EERC working with Fuel Cell Energy on $3.5M ARPA-E project for electrochemical cell to convert natural gas to methanol
The University of North Dakota Energy & Environmental Research Center (EERC) is working with FuelCell Energy, Inc., an integrated stationary fuel cell manufacturer, to develop a durable, low-cost, and high-performance electrochemical cell to convert natural gas and other methane-rich gas into methanol, a major chemical commodity with worldwide applications in the production of liquid fuels, solvents, resins, and polymers.
The US Department of Energy Advanced Research Projects Agency (ARPA-E) awarded $3,500,000 to the project, led by Fuel Cell Energy, as part of its REBELS (Reliable Electricity Based on ELectrochemical Systems) program. (Earlier post.) The project is directed at developing an intermediate-temperature fuel cell that would directly convert methane to methanol and other liquid fuels using advanced metal catalysts.
Existing fuel cell technologies typically convert chemical energy from hydrogen into electricity during a chemical reaction with oxygen or some other agent. FuelCell Energy’s cell would create liquid fuel from natural gas.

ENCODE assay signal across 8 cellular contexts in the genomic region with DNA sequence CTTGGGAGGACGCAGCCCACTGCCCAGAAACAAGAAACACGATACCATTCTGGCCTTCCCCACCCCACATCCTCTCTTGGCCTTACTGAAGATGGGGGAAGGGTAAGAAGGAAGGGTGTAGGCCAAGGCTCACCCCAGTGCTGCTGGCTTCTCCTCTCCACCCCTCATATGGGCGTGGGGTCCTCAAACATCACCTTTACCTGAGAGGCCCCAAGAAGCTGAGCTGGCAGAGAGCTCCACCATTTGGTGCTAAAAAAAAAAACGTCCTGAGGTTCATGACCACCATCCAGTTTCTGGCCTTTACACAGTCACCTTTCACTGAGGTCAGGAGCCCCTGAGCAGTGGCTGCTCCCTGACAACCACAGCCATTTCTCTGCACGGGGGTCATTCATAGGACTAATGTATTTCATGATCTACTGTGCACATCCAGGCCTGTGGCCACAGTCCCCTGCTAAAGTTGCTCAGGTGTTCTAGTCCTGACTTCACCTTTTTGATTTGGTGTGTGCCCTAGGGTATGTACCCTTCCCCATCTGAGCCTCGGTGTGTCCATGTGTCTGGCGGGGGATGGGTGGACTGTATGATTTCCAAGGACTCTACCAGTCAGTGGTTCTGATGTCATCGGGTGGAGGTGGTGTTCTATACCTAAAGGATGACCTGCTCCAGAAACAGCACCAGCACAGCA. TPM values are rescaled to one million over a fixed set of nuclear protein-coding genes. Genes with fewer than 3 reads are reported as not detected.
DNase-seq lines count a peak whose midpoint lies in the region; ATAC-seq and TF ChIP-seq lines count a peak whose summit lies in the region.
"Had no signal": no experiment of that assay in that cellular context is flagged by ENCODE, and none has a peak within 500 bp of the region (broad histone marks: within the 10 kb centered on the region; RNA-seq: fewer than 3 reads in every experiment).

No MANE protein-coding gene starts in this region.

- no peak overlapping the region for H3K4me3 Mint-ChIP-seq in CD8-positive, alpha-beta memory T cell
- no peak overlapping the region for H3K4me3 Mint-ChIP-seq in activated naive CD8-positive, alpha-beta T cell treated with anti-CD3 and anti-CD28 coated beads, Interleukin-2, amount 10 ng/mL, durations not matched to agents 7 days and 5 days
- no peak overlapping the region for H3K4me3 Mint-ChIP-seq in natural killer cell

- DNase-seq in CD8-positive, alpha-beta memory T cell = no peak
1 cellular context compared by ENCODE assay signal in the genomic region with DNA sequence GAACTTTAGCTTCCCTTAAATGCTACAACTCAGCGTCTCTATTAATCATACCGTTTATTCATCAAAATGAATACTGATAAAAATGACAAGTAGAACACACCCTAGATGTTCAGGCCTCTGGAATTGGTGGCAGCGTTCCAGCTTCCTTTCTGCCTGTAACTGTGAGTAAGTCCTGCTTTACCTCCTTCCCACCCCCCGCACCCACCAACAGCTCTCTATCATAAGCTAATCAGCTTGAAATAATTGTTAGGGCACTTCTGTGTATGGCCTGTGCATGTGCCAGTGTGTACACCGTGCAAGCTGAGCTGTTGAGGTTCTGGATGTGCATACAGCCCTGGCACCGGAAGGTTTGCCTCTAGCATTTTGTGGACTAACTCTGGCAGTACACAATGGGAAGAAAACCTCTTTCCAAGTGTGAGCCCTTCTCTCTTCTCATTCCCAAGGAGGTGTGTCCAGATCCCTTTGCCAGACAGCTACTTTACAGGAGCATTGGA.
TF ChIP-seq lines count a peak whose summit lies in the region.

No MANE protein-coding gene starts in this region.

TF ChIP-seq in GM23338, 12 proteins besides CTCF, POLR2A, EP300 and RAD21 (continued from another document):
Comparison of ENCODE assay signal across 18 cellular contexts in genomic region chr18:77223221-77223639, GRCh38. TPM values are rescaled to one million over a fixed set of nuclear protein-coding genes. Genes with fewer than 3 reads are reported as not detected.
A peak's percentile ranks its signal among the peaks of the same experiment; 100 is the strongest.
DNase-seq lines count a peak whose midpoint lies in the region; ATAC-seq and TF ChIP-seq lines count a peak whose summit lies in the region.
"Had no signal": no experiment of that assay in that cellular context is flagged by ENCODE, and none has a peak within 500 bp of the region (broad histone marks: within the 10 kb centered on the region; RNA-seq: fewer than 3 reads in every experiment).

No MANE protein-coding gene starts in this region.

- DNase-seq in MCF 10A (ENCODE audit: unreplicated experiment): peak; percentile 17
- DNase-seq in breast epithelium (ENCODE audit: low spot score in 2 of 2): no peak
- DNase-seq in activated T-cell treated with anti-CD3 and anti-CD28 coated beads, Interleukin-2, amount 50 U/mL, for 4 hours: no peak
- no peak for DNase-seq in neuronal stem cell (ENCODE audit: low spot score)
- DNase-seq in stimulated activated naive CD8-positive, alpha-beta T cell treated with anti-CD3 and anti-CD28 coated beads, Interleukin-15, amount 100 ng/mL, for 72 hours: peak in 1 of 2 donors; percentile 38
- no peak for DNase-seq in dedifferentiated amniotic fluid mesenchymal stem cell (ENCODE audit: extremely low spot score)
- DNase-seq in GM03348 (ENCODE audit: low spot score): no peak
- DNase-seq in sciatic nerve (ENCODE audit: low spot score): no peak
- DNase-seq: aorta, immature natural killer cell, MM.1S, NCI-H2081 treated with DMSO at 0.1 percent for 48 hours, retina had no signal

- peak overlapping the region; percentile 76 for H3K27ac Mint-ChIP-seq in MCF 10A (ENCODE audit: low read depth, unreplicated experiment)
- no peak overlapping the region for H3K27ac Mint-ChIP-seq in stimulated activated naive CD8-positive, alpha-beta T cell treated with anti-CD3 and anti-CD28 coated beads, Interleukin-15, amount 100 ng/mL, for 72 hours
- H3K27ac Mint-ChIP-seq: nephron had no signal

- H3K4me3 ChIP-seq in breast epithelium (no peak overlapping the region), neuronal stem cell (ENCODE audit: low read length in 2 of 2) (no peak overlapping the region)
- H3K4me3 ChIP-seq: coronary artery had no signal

The advanced catalysts are optimized to improve the yield and selectivity of methane-to-methanol reactions; this efficiency provides the ability to run a fuel cell on methane instead of hydrogen.
In addition, FuelCell Energy will utilize a new reactive spray deposition technique that can be employed to manufacture their fuel cell in a continuous process. The combination of these advanced catalysts and advanced manufacturing techniques may reduce overall system-level costs.
The cost-competitiveness of natural gas could be increased significantly by converting it to liquids, since liquid hydrocarbons, such as methanol, have up to ten times the value of natural gas on an energy basis. The ability to monetize natural gas in cost-effective smaller-scale plants could be a value-added prospect in various industries.
Other partners in the project are MIT, the University of Connecticut, and Pacific Northwest National Laboratory.
The EERC’s portion of the project is being funded through matching funds from the North Dakota Department of Commerce’s Research ND Program. The Research ND award was a first for the EERC.
The electrochemical gas-to-liquid technology concept could lead to a modular, efficient, and cost-effective solution deployed in both large-scale industrial plants and in situations where natural gas is available in smaller quantities. Our role in this project is to help improve the performance and economics of an anode catalyst, a critical component of the electrochemical gas-to-liquid technology.—Ted Aulich, Project Manager and EERC Senior Research Manager